In honor of National Children’s Dental Health Month (February) we asked our hygienist, Yee Fong, to “Talk about Baby Bottle Tooth decay. How to prevent it. Why it’s dangerous.”
Baby bottle tooth decay often occurs on the upper front teeth, however other teeth can be affected as well. Prolonged exposure of the baby’s teeth to liquids that contain sugar, like fruit juice and sweetened water, milk, breast milk and formula can and will cause decay. Decay is more likely to occur when a parent allows their child to sleep with the bottle in their mouth or when a bottle is used (instead of a pacifier) for a fussy baby. The sugary liquids pool around the teeth while a child is asleep and bacteria use these sugars as food and the bacteria in turn produce acids that attack the teeth.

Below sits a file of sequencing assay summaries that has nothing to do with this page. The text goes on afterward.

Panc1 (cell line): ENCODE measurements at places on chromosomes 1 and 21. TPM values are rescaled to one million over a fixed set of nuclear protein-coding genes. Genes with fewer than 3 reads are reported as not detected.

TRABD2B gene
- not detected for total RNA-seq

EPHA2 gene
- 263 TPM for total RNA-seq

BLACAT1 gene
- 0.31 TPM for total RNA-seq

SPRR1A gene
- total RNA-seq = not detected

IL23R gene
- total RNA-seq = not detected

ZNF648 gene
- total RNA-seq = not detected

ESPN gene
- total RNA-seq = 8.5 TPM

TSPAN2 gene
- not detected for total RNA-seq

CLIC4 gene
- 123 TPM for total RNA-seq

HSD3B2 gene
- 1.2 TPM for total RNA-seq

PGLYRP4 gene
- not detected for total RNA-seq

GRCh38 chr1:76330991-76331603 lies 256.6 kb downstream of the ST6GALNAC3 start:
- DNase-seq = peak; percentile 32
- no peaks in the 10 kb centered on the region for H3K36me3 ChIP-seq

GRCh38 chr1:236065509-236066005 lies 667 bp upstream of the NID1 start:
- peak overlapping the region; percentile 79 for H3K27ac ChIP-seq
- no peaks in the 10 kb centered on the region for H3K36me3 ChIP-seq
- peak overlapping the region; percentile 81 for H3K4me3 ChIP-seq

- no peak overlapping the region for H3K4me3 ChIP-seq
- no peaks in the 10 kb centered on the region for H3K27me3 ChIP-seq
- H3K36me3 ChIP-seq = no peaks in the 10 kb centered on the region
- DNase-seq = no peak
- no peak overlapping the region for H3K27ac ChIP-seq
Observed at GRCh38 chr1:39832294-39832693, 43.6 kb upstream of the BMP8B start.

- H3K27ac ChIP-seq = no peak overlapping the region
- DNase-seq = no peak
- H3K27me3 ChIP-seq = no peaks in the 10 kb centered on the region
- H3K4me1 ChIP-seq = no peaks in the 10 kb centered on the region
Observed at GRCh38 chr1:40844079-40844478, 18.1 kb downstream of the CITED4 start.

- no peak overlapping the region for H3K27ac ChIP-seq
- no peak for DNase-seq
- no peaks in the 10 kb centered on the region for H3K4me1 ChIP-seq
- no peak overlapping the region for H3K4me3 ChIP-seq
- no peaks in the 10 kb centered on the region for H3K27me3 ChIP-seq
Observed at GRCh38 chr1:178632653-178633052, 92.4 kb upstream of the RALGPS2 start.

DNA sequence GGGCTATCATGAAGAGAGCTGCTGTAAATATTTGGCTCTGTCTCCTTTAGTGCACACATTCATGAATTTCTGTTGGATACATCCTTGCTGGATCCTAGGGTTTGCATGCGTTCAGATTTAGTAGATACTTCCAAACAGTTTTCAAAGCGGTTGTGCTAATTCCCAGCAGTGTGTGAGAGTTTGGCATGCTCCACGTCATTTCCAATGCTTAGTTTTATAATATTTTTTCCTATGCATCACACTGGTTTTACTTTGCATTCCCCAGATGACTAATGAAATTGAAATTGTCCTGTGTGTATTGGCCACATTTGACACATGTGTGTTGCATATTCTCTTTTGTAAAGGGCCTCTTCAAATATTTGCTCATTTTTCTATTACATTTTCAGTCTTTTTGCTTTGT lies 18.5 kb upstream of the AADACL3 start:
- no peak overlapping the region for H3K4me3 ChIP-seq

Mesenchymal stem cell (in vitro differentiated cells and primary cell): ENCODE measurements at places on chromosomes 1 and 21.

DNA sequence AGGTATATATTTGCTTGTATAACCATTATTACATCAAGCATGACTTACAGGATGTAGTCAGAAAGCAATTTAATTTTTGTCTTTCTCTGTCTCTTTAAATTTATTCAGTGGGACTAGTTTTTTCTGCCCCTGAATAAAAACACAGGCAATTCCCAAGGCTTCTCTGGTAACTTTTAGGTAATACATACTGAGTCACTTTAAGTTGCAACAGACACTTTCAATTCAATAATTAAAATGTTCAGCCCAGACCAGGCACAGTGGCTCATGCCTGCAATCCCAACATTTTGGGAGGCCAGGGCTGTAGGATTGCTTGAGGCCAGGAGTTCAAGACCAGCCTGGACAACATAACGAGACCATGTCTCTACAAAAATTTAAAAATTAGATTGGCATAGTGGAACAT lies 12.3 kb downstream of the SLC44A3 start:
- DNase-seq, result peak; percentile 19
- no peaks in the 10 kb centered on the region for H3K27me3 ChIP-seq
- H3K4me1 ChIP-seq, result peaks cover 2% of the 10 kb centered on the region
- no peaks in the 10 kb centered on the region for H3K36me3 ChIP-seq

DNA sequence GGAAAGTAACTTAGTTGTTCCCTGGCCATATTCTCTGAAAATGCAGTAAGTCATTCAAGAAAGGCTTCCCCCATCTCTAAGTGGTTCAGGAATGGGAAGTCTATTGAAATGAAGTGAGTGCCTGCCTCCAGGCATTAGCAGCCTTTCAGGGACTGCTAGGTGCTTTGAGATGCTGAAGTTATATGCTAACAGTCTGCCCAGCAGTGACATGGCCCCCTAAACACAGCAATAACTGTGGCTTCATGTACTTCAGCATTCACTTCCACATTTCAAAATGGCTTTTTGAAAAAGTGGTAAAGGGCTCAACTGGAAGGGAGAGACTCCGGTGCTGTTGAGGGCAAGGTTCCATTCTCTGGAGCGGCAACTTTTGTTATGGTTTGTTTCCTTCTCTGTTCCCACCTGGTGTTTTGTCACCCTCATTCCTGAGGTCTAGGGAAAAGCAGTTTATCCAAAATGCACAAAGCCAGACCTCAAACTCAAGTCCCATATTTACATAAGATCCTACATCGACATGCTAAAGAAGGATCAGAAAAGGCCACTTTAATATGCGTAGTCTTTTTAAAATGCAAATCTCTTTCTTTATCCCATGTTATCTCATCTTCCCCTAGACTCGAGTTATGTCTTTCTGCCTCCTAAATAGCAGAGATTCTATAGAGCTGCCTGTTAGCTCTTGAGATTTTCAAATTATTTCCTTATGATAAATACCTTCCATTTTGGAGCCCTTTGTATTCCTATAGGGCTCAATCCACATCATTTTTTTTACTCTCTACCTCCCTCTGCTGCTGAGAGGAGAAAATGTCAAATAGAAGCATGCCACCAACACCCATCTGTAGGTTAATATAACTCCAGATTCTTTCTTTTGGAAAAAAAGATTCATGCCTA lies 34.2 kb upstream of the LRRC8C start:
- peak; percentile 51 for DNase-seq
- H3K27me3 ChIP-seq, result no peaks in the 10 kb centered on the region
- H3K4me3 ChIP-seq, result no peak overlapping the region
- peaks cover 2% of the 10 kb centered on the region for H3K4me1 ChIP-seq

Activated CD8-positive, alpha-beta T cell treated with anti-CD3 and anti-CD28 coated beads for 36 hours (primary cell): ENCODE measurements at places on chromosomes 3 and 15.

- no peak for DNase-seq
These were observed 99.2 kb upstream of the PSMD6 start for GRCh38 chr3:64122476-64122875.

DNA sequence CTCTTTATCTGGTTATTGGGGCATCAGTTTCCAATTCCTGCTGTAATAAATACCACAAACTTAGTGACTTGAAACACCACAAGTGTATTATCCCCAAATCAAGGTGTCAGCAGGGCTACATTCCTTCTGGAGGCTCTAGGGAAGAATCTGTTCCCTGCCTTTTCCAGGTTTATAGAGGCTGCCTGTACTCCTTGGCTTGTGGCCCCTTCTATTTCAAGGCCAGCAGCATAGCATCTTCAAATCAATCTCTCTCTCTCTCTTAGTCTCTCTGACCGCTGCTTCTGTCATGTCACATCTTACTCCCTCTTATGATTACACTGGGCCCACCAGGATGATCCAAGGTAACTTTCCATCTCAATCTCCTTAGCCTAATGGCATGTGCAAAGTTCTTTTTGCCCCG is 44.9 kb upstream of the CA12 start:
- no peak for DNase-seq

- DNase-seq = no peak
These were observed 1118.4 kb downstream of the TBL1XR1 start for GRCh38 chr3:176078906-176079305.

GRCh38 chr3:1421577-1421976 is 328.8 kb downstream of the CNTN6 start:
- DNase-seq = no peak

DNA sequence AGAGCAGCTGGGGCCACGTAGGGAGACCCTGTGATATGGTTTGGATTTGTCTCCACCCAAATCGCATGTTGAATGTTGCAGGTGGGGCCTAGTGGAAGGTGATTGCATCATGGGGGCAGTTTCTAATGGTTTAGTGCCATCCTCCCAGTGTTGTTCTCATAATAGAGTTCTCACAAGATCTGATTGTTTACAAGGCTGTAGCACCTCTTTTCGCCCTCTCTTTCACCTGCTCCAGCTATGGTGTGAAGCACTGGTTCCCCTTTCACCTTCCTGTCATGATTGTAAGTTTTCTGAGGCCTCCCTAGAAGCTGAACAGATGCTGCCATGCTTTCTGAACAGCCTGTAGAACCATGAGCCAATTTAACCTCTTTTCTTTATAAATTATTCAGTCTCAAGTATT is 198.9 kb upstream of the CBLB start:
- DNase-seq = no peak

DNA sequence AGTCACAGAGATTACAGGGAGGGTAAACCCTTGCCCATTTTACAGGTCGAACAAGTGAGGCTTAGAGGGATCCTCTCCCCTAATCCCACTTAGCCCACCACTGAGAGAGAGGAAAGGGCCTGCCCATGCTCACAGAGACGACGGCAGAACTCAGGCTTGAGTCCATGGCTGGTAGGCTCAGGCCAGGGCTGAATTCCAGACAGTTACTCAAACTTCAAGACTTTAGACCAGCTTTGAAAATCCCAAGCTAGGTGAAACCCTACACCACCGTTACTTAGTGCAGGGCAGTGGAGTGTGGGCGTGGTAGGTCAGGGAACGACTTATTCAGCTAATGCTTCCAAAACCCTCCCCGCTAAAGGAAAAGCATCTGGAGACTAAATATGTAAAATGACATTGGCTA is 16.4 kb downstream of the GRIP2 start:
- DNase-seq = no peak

There are several ways to prevent baby bottle tooth decay, but the most obvious is NOT to allow your child to sleep with a bottle and to make sure after each feeding to wipe the baby’s gums with a clean damp wash cloth. Do not dip a pacifier into to juice, honey or sugar, as this can cause decay. When your child has his/hers first tooth, begin using a wash cloth AND a pediatric toothbrush and toothpaste (with fluoride) to help reduce decay. Encourage your child to drink from a cup by their first birthday, and reduce or prolonged use of a sippy cup.
Not only does sleeping with a bottle cause decay, but it’s also a choking hazard! Whether your child sleeps on his/her stomach, back or side if any food or liquid is present in the mouth while they’re asleep they can potentially choke and death may occur.
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